The primary goal of a Montessori program is to help each child reach his/her full potential in all areas of life. Activities promote the development of social skills, emotional growth and physical coordination as well as cognitive preparation for future intellectual academic endeavors. The holistic curriculum, under the direction of a qualified teacher, allows the child to experience the joy of learning and gives him/her time to enjoy the process . It ensures the development of self esteem and provides the experiences from which children create their knowledge.

The Prepared Environment
Self-directed learning can only take place if the environment is suitably designed. This means that there are beautiful materials appropriate for every age that are placed at a low level for children’s accessibility. All furniture and materials are child sized, which includes tables, chairs, cleaning supplies, and more. The children are taught to keep their environment clean, and they learn to respect one another and their workspace. A professional Montessori teacher ensures that their class is both functional and aesthetically pleasing, and teaches their students to interact with their environment in a way that fosters peaceful focus. A Montessori classroom maintains a routine that makes children feel respected and secure, which allows them to learn and grow exponentially.

The Montessori Materials
Dr. Montessori designed a number of multi-sensory, sequential, and self correcting materials to facilitate learning in every area of the curriculum. Beginning with Practical Life, children learn fine-motor skills as well as self care and care of their environment. For their Sensorial development, Montessori designed materials to help children use their senses in different ways, such as experimenting with texture and weight, differentiating smells and sounds, and learning about colors. Montessori created a language curriculum that focuses first on learning the phonetic alphabet with sandpaper letters and the moveable alphabet while simultaneously using the metal insets to learn writing in a continuous line. It then moves on to building words, learning blends, and reading. The math program focuses first on learning numbers 1-10, then builds on that with teen numbers, 1:1 correspondence, and the hundred board. Montessori math often progresses to addition and subtraction, building thousands numbers, and even multiplication and division. Montessori's cultural materials includes, geography, science, history, art, and language. The children learn about continents, oceans, many different science subjects, world history, and even art theory.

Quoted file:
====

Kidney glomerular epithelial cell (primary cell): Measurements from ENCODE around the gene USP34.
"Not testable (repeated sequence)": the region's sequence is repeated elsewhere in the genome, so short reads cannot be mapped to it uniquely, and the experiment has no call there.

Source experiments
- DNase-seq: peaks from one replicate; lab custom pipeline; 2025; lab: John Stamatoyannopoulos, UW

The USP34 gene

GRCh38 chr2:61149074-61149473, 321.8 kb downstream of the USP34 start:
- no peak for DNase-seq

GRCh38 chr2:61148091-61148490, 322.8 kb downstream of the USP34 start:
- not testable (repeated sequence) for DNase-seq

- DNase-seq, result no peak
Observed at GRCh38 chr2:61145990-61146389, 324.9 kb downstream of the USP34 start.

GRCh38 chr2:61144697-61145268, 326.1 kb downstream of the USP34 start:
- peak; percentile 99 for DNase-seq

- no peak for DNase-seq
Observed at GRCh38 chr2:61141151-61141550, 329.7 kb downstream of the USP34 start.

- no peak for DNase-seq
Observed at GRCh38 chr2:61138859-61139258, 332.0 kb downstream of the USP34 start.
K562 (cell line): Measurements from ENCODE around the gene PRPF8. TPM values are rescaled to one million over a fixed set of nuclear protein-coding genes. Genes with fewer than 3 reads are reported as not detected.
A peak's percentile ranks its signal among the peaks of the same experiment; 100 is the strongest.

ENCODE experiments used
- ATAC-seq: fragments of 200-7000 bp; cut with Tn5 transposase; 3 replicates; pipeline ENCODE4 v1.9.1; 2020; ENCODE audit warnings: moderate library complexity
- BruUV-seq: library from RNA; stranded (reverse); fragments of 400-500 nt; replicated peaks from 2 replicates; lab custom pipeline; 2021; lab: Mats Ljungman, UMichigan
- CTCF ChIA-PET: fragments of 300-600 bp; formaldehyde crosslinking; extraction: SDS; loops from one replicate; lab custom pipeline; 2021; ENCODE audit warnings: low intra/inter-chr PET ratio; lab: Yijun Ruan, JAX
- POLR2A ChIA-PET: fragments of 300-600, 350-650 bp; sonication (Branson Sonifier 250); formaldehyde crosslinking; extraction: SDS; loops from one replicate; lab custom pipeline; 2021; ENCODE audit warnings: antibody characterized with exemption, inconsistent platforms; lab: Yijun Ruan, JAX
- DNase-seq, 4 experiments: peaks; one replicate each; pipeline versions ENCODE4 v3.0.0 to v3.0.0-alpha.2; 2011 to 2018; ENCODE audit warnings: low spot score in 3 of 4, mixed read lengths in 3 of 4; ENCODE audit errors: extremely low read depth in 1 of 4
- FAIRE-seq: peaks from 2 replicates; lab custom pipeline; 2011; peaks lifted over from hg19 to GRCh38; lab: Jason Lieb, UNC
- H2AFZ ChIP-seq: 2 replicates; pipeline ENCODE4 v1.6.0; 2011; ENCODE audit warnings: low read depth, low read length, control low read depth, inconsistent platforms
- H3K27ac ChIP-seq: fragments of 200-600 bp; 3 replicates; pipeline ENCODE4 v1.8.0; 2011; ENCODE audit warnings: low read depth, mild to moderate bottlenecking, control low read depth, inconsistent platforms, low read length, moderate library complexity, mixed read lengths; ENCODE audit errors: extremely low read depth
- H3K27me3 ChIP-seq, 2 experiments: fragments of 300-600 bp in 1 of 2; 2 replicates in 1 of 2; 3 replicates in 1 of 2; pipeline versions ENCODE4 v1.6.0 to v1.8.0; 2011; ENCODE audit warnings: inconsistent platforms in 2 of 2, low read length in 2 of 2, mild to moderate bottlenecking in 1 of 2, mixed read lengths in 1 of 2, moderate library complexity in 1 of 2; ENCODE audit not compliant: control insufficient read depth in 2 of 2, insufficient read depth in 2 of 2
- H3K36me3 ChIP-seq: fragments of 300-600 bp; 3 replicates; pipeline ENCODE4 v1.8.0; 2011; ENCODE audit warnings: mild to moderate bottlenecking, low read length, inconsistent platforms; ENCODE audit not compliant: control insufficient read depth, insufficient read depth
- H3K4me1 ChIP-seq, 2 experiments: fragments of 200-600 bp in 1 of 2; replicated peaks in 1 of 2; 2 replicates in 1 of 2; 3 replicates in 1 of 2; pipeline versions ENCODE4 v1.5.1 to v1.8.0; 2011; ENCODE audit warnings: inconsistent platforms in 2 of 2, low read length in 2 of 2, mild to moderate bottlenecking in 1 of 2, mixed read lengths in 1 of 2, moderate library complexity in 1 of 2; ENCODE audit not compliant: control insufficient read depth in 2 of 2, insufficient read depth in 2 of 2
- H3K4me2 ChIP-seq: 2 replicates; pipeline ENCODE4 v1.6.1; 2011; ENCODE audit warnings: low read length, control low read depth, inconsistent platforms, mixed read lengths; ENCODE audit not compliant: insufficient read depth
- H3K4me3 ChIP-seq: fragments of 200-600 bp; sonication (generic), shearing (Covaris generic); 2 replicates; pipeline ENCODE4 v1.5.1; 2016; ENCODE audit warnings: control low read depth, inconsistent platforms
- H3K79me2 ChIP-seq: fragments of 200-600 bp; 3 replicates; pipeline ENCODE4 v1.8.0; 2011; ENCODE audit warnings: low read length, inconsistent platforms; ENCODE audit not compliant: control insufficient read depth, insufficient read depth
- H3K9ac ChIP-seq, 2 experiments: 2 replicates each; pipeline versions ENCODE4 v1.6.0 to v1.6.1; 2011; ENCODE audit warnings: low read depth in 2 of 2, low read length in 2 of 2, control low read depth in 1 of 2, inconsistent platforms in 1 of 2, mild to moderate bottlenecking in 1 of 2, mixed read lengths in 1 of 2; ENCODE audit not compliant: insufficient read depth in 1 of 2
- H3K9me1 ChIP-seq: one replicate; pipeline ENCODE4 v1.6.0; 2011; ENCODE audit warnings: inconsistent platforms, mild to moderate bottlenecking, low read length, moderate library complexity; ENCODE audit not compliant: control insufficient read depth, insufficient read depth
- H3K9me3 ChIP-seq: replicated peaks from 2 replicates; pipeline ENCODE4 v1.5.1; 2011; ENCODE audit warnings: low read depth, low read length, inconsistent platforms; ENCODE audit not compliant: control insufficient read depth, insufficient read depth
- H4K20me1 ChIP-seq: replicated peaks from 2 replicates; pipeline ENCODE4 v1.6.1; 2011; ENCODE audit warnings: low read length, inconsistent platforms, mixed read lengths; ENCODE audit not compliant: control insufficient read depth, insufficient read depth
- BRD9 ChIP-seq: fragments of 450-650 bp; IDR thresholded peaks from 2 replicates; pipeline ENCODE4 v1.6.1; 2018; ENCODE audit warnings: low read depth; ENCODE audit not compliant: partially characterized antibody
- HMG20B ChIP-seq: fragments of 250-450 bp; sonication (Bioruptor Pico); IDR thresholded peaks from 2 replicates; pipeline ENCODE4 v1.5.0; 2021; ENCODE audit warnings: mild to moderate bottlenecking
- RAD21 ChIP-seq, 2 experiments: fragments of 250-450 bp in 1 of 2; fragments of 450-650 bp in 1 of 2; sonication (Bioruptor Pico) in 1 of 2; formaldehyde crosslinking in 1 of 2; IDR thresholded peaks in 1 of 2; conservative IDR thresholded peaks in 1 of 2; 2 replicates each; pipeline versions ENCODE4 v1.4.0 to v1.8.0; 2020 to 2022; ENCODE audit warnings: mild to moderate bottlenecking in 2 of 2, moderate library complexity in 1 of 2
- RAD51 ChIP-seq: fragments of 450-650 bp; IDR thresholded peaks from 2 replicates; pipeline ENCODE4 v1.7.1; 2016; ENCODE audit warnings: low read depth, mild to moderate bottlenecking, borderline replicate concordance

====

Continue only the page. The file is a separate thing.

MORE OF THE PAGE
The Guide
Originally called a “directress”, the Montessori teacher functions as an educational guide, a designer of the environment, resource person, role model, demonstrator, record-keeper, and meticulous observer of each child’s behavior and growth. The teacher’s main function, once the classroom has been set up, is to engage each child with the materials in that classroom. Extensive training is required for full Montessori certification, including a minimum of college degree and a year’s student teaching under supervision. These teachers work tirelessly to help each child reach their highest potential.